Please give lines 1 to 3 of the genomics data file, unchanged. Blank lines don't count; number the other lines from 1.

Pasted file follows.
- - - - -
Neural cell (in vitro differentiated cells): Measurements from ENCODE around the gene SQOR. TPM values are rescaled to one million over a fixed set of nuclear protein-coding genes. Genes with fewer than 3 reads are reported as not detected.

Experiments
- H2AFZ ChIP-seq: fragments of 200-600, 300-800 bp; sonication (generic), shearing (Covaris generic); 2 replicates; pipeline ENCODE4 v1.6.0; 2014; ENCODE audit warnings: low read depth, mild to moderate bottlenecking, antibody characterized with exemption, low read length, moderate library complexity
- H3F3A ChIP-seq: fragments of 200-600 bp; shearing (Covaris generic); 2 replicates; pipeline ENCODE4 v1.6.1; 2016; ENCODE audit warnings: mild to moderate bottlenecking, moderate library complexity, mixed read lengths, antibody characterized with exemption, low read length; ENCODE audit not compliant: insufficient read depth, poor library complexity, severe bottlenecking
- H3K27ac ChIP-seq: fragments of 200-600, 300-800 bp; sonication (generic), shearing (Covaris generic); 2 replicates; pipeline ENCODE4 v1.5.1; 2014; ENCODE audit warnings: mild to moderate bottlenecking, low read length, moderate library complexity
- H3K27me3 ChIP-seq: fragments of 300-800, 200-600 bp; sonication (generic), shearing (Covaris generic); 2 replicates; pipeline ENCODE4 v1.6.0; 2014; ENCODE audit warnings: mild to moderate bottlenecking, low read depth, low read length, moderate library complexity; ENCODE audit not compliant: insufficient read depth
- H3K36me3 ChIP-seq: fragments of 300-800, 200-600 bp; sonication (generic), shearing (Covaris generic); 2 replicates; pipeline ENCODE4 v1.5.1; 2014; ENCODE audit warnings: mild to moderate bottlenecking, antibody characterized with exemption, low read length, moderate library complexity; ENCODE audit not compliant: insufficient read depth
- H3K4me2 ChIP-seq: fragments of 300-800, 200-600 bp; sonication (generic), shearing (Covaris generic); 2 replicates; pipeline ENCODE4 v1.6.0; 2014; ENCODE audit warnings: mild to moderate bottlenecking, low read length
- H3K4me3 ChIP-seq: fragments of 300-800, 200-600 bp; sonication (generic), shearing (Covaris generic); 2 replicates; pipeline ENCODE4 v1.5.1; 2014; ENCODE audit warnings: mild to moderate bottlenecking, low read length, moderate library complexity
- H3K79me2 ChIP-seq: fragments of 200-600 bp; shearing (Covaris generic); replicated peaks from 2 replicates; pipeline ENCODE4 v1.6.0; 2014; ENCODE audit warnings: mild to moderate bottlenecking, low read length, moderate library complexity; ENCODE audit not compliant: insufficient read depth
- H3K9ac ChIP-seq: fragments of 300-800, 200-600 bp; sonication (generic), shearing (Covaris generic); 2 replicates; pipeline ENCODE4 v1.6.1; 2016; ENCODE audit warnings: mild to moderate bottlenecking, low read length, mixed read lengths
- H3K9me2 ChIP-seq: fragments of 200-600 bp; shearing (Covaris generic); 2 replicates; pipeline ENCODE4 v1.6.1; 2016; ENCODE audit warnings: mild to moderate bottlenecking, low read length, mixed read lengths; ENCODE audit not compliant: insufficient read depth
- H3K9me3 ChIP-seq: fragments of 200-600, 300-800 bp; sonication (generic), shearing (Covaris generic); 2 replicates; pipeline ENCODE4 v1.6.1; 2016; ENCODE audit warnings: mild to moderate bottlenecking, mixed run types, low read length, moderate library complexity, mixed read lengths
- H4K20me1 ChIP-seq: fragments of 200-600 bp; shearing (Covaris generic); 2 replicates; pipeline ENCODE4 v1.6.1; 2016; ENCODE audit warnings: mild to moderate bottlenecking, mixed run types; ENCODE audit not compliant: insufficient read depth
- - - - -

Neural cell (in vitro differentiated cells): Measurements from ENCODE around the gene SQOR. TPM values are rescaled to one million over a fixed set of nuclear protein-coding genes. Genes with fewer than 3 reads are reported as not detected.

Experiments
- H2AFZ ChIP-seq: fragments of 200-600, 300-800 bp; sonication (generic), shearing (Covaris generic); 2 replicates; pipeline ENCODE4 v1.6.0; 2014; ENCODE audit warnings: low read depth, mild to moderate bottlenecking, antibody characterized with exemption, low read length, moderate library complexity